News

Making space for hope, love, support

The following was published in the Valley News on August 16, 2019 and written by Pastor Kyle Seibert. The article can be found here.

* * *

Anger. Fear. Grief. Lament. Sadness. Despair. Anxiety. These are emotions that we have all labeled within ourselves or others from time to time.

These are some of the emotions that I have felt recently with news of more mass shootings. These are some of the emotions that the congregation I pastor, Our Savior Lutheran Church and Campus Ministry, have felt these past days, months, and years. Our “thoughts and prayers” led us to action, and we hosted a “Community Vigil for the Victims of Gun Violence (And the Rest of Us)” last Friday evening.

I spent much of the week speaking with and interviewing with news outlets about the vigil. They were all interested in the voyeuristic aspects of a church engaging violence. They wanted to know if we would have security present and what active shooter training was like. The articles, news clips and photographs that were published all framed our vigil as a political movement against legislative actions by President Donald Trump and New Hampshire Gov. Chris Sununu.

They all ignored the realities of death.

Not one mentioned our Upper Valley community coming together to share in their lament, to support one another in their grief, and face the human realities of violence and death — forming a space rooted in love.

I shouldn’t be surprised. Our culture avoids uncomfortable emotions. But we as a church decided to sit with them and face them head on with a diverse group from the Upper Valley. That is what is newsworthy: Diverse peoples, supporting one another in their humanness, in their tears, and in their mourning.

The Friday vigil was not a cheap, partisan charade to make those in attendance feel good about themselves. The vigil was about creating space to come together to grieve, find power in being together and hope for a future.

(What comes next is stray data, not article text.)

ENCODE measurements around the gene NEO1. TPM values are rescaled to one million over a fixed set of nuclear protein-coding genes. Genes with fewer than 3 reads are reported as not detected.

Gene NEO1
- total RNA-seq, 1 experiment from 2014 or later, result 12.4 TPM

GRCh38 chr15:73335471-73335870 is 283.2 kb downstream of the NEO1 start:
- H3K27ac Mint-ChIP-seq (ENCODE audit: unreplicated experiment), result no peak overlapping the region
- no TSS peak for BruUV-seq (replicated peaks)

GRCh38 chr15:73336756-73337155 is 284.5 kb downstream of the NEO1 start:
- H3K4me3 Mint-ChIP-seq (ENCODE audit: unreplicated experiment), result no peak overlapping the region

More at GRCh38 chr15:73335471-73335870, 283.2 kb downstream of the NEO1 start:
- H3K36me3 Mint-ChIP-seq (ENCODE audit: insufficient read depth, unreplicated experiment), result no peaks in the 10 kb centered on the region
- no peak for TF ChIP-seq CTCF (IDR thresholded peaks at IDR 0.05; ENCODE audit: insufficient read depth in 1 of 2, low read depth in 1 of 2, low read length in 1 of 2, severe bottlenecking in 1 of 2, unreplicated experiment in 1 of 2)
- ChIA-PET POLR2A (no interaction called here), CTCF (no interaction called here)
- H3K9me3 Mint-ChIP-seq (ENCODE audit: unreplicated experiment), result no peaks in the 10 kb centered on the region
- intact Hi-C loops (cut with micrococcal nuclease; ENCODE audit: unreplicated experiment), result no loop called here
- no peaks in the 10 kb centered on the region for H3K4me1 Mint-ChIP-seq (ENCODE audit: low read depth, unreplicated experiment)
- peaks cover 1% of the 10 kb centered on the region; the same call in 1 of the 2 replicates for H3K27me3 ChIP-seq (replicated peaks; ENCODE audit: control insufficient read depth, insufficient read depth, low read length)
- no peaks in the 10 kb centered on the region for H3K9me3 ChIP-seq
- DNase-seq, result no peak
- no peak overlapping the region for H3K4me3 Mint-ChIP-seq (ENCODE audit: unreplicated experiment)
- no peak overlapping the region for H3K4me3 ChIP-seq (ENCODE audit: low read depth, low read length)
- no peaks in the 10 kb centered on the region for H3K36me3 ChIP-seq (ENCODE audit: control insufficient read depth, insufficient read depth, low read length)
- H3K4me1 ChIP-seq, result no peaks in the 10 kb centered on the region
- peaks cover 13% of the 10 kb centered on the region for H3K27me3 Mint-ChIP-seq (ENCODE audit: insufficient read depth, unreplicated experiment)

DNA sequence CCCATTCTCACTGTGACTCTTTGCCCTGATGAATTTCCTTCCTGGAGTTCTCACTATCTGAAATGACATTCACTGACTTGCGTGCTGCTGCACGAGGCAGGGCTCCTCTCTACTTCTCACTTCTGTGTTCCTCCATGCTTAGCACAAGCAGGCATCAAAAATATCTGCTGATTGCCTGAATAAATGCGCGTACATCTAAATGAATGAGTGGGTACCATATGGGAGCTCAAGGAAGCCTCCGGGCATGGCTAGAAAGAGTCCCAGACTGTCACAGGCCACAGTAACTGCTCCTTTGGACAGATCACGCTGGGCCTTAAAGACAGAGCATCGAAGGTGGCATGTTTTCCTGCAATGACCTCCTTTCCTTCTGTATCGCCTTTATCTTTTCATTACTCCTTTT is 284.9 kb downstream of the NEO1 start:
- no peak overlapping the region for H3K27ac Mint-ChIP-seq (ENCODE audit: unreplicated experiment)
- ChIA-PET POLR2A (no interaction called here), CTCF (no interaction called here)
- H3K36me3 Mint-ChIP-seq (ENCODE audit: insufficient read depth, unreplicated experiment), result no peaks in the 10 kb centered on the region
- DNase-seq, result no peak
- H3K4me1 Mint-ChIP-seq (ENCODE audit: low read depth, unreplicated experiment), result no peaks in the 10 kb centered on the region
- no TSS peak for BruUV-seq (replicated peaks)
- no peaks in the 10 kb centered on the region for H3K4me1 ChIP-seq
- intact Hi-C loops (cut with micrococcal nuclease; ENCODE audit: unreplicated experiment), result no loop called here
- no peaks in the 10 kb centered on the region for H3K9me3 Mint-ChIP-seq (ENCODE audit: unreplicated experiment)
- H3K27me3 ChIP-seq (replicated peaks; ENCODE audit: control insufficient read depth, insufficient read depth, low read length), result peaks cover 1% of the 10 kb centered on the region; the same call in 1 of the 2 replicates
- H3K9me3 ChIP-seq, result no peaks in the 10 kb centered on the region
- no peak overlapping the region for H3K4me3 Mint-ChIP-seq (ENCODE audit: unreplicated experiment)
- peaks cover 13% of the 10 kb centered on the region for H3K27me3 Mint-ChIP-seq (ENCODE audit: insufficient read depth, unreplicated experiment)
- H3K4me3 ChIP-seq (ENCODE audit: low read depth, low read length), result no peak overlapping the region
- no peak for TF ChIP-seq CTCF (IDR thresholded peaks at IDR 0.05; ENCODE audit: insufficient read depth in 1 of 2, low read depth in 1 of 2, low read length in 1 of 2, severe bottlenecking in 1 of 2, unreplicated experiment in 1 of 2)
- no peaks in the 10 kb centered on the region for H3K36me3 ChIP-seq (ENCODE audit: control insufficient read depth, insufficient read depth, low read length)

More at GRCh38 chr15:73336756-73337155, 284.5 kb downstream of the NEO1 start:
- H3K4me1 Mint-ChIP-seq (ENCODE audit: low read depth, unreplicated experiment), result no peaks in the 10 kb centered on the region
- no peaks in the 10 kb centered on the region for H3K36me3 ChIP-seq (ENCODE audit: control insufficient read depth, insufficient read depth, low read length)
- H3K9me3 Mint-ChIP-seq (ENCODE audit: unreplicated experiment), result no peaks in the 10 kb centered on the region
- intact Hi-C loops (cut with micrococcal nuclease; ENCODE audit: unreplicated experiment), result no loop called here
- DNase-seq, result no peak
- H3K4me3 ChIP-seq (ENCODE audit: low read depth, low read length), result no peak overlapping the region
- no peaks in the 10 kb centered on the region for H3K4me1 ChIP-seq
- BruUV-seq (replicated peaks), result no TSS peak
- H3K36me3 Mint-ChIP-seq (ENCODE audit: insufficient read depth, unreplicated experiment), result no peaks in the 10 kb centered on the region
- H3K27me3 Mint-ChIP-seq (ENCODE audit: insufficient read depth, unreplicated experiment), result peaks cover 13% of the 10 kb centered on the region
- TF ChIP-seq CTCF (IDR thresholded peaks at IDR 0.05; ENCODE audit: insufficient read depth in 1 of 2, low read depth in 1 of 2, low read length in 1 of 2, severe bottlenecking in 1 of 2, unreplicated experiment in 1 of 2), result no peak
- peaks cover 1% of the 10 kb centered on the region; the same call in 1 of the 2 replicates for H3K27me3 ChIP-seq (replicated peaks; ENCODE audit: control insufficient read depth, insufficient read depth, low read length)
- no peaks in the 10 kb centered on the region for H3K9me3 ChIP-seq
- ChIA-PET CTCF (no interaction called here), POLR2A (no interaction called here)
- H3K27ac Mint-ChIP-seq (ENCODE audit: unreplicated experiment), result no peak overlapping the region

Hear me: We need sensible action. Absolutely. But we also need to really and truly face what disturbs our souls. While that might not sell news, it is a sign of hope in these troubled times.

REV KYLE SEIBERT

Hanover

The writer is the pastor at Our Savior Lutheran Church and Campus Ministry in Hanover.

Readings and Psalm for Sunday, September 1, 2019, Twelfth Sunday after Pentecost

Invited and inviting—that is the nature of the church. By God’s grace in holy baptism we have a place at the banquet table of the Lord. When, by the power of that same Spirit, humility and mutual love continue among us, the church can be more inviting still.

Prayer of the Day
O God, you resist those who are proud and give grace to those who are humble. Give us the humility of your Son, that we may embody the generosity of Jesus Christ, our Savior and Lord. Amen.
Readings and Psalm
Proverbs 25:6-7
Psalm 112
Hebrews 13:1-8, 15-16
Luke 14:1, 7-14

First Reading: Proverbs 25:6-7

6Do not put yourself forward in the king’s presence
or stand in the place of the great;
7for it is better to be told, “Come up here,”
than to be put lower in the presence of a noble.

Psalm: Psalm 112

1Hallelujah! Happy are they who fear the Lord
and have great delight in God’s commandments!
2Their descendants will be mighty in the land;
the generation of the upright will be blessed.
3Wealth and riches will be in their house,
and their righteousness will last forever.
4Light shines in the darkness for the upright;
the righteous are merciful and full of compassion.
5It is good for them to be generous in lending
and to manage their affairs with justice.
6For they will never be shaken;
the righteous will be kept in everlasting remembrance.
7They will not be afraid of any evil rumors;
their heart is steadfast, trusting in the Lord.
8Their heart is established and will not shrink,
until they see their desire upon their enemies.
9They have given freely to the poor, and their righteousness stands fast forever;
they will hold up their head with honor.
10The wicked will see it and be angry; they will gnash their teeth and pine away;
the desires of the wicked will perish.

Second Reading: Hebrews 13:1-8, 15-16